Millenials use online media for social change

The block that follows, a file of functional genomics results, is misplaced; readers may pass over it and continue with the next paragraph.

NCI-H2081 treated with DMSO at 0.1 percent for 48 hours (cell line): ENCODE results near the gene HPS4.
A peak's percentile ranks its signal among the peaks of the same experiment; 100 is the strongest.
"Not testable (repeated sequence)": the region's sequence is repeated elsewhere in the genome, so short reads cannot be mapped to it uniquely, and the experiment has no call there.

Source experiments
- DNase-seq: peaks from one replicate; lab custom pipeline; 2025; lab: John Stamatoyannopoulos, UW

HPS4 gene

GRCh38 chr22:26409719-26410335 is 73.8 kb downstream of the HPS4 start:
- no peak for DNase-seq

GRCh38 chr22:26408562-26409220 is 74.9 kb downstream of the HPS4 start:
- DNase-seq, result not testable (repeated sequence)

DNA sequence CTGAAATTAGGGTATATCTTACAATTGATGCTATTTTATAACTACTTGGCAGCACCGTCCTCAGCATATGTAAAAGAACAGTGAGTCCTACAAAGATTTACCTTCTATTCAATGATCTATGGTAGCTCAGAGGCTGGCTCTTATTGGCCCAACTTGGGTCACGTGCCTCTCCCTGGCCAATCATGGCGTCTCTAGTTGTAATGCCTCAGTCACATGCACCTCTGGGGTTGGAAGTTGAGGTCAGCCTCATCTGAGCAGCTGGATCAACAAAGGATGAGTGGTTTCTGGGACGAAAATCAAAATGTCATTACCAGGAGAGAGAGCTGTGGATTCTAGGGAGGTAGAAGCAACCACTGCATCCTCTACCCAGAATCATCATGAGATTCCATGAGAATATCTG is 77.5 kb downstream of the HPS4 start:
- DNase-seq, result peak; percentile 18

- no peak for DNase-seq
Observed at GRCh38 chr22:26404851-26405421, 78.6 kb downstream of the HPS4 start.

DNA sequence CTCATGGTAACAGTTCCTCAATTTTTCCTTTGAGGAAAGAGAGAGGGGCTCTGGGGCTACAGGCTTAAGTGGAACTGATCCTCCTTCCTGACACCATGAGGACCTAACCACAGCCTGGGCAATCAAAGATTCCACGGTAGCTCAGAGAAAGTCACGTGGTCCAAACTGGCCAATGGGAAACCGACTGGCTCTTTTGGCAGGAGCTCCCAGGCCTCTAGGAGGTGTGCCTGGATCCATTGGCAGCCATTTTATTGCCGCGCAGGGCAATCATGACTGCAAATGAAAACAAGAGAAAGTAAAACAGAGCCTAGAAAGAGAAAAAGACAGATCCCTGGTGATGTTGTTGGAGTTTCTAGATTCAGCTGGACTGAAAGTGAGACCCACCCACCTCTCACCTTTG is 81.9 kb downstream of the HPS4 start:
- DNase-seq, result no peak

first_imgBy the second day of being uploaded to YouTube, Invisible Children’s 30-minute Kony 2012 video increased views by the millions and has totaled to more than 84 million as of Wednesday.The video, released to raise awareness about child soldiers, was most watched by people under age 30 who heard about the video on the Internet, according to a Pew Research Center study.Of the 58 percent of Millenials — those under the age of 30 — who said they heard about the video, 36 percent learned about the video through the Internet. In comparison, of the 50 percent of adults polled between the ages of 30 and 49 who said they heard about the video, 22 percent said they first learned about the video from Internet sources. Of those between 50 and 64, 12 percent first heard about the video through the Internet and of those 65 and older, only five percent first heard about the video through the Internet.“Kony 2012 is a great case study of generational differences,” said Morley Winograd, a senior fellow at the Center on Communication Leadership and Policy at the Annenberg School for Communication & Journalism. “The Millennial generation is a group-oriented generation. They share things widely and enjoy doing so.”The speed and low cost for consumers makes online media popular among Millenials, Winograd said.Andrea Edoria, a sophomore majoring in broadcast journalism, said she uses the Internet every day as her primary news source.“I don’t have a TV so I go on the Internet to get my news,” Edoria said. “Mostly, I’ll look at news networks like CNN, but also Twitter and Facebook.”Stacy Huang, a sophomore majoring in psychology, said she also gets the majority of her news online.“It’s easier to access than a newspaper,” Huang said. “Rather than wait for news, it comes right to me.”Winograd said those who were born in the 50s, 60s and 70s have different values than millenials.“Generation X and the baby boomer generation were raised very different,” Winograd said. “Generation X was raised with a loose style of parenting, and thus developed a ‘fend for themselves’ mentality, while boomers focused on personal values as they were maturing.”This means those who were skeptical of the video at first were older. Baby boomers prefer to trust established sources and Generation X does not trust the group movements.“You have Boomers saying, ‘No, no leave this to the experts already at work,’” Winograd said. “Then you have Generation X at the forefront of the pushback [against Kony 2012] skeptical of group activities and saying, ‘Where is my money going?’”The Pew poll supports this, as it found two-thirds of the initial Twitter conversation supported the video against Kony. Winograd said the data shows how the Millennial generation, most active on Twitter, was quick to embrace the movement and offered the least skepticism toward it.Faith Jessie, a sophomore majoring in broadcast journalism, chose to share the Kony 2012 link after watching the video and conducting her own research.“I found out, like anyone else, on Facebook,” Jessie said. “The majority, though, shared the Kony 2012 video and went about their day,” Jessie said.The skepticism of older generations is merited, Winograd said, because social media sacrifices fact-checking and editing in exchange for speech and instant access.“There is a great danger that people will believe something is true because everyone else is sharing it,” Winograd said. “It creates an environment where conformity is cultivated as opposed to skepticism.”Though the factuality of some information portrayed in Kony 2012 is hard to discern, the video raises awareness, Jessie said.“Although [Kony 2012] isn’t 100 percent black and white, it still gave millions of people awareness on an issue they hadn’t heard about,” Jessie said.last_img read more